You snooze you lose!
I found that out the hard way today when I went to buy a Mamiya RB67 outfit I'd been eyeing for a while and discovered it was sold yesterday. I will no doubt be kicking myself for the next few months as this really was "one that got away".
I saw the kit at a Johannesburg dealer last week, consisting of body, back, magnifying view-finder, 50mm, 90mm and 120mm lens and could have had it for around R4 000 (about US$530).
For those who don't know, the Mamiya RB67 produces a negative that is 60mm x 70mm and for years has been the workhorse of pros. I thought about it, ummed and ah'd and hesitated, while I tried to reach a decision. Did I really need it?
I am very happy with my Bronica SQA and my Rollei but Bronica lenses seem to be quite difficult to find and, when you do, tend to be pricey. The Rollei has a fixed lens.
When I finally convinced myself the wisest course would be to build a system around the more readily available Mamiya and to sell the Bronica, it was too late. I am gutted.
Monday, January 25, 2010
It's been months since I last wrote anything on my blog, mainly because the financial crunch has forced me into survival mode. I've had to hustle and do all sorts of strange photographic jobs, ranging from golf days to end-of-year company functions.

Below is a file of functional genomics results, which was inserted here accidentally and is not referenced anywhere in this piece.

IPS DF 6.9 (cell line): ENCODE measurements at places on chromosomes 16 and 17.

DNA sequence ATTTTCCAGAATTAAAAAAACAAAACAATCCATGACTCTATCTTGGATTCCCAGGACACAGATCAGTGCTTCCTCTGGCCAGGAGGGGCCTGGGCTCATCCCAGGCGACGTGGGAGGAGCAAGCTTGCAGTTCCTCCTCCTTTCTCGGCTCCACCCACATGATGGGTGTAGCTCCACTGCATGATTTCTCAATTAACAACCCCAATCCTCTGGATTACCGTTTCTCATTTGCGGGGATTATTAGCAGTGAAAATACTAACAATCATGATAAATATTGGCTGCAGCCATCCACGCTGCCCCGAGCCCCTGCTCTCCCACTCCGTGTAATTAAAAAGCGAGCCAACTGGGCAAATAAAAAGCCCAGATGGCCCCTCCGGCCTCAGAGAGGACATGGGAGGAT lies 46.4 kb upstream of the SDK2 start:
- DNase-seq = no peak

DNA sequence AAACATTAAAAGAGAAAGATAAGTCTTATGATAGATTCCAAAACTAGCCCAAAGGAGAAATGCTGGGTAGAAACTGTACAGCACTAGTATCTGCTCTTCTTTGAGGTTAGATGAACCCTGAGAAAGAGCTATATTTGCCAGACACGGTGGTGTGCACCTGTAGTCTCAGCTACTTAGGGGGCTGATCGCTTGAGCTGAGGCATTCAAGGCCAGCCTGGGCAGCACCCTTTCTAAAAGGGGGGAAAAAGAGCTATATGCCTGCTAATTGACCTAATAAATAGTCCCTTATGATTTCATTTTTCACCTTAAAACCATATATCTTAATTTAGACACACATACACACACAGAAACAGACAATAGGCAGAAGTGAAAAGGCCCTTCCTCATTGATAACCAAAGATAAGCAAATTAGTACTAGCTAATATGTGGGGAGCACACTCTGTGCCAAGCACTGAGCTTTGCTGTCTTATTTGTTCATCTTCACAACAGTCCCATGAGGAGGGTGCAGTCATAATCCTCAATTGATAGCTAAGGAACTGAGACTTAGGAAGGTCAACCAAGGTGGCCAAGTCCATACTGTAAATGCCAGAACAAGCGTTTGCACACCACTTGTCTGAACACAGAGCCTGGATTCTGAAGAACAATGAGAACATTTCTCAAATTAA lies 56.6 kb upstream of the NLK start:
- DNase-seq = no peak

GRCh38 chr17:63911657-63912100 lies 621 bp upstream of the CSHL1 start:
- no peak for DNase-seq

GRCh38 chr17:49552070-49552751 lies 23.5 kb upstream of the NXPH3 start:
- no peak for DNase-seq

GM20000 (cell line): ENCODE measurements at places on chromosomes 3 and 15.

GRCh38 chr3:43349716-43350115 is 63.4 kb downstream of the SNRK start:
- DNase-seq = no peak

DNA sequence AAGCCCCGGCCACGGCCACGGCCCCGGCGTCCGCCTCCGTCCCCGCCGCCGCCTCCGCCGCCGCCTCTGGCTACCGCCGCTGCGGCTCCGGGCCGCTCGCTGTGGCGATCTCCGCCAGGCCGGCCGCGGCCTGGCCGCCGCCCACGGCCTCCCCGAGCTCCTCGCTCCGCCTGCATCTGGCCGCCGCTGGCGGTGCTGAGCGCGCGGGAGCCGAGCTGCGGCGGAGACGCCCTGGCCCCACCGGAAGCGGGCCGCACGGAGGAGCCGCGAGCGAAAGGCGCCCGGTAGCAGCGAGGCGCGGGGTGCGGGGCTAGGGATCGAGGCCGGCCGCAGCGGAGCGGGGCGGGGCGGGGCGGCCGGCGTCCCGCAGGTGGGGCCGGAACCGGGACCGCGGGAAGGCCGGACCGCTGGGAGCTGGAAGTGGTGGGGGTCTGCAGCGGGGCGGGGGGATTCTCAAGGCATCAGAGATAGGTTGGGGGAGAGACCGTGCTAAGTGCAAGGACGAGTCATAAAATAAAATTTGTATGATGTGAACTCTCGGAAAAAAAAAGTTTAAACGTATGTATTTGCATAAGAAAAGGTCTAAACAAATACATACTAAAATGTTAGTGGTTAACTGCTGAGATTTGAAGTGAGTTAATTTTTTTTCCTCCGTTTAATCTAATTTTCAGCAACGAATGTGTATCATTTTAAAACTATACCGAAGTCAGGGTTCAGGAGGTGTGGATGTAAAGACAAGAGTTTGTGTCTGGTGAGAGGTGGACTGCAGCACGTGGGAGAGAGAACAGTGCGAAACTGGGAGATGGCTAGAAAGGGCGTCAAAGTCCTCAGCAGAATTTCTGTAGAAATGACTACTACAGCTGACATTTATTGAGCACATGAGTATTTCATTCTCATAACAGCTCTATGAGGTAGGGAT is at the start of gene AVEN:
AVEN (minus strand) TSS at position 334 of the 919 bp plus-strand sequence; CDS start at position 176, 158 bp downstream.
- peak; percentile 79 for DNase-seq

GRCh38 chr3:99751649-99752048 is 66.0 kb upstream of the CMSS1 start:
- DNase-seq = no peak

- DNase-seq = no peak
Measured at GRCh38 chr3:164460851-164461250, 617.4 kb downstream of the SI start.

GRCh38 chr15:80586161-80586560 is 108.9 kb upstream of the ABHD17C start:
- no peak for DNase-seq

Let's be honest, this is a tough business to be in right now.
But enough of that.
I recently shot some pictures of the little son of one of my best friends. Little Grant Cachia is one cute little tyke who never stops moving.
I wanted to do the shoot with something different, so I fished out an old Ricoh 35RF rangefinder camera that I've dabbled with on a few occasions.
The same, basic, Ricoh was produced in a number of guises and sold as a Ricoh 35G (I think) as well as under the Sears name. They can still be found regularly at bargain prices and are capable of phenomenal results.
I loaded up with Ilford's excellent XP2 Super black and white film. It's a very convenient film option as it produces incredibly fine-grained images and can be processed at any one-hour lab. I find it is best if under-exposed slightly and normally set my exposure meter at ISO 320.
The prints blew me away. Because the little guy moves so fast, and it was a dark and gloomy day (sounds like the start of a novel!) I was generally shooting wide open, at f2.8 and sometimes as slow as 1/15th of a second.
This resulted in some of the images not being blindingly sharp but I think they better captured the energy of the little guy. Sometimes sharp focus can be boring.
I have posted a couple of the shots below but you can also check them out at www.bighilt.smugmug.com
Also take a look at my new website www.bighilt.yolasite.com
Quite by chance I came across the work of Cheryl Jacobs. I think she is one of the finest portrait photographers you'll ever encounter. She is also one very good looking lady.
Do yourself a favour and look at her work at www.cheryljacobsportraits.com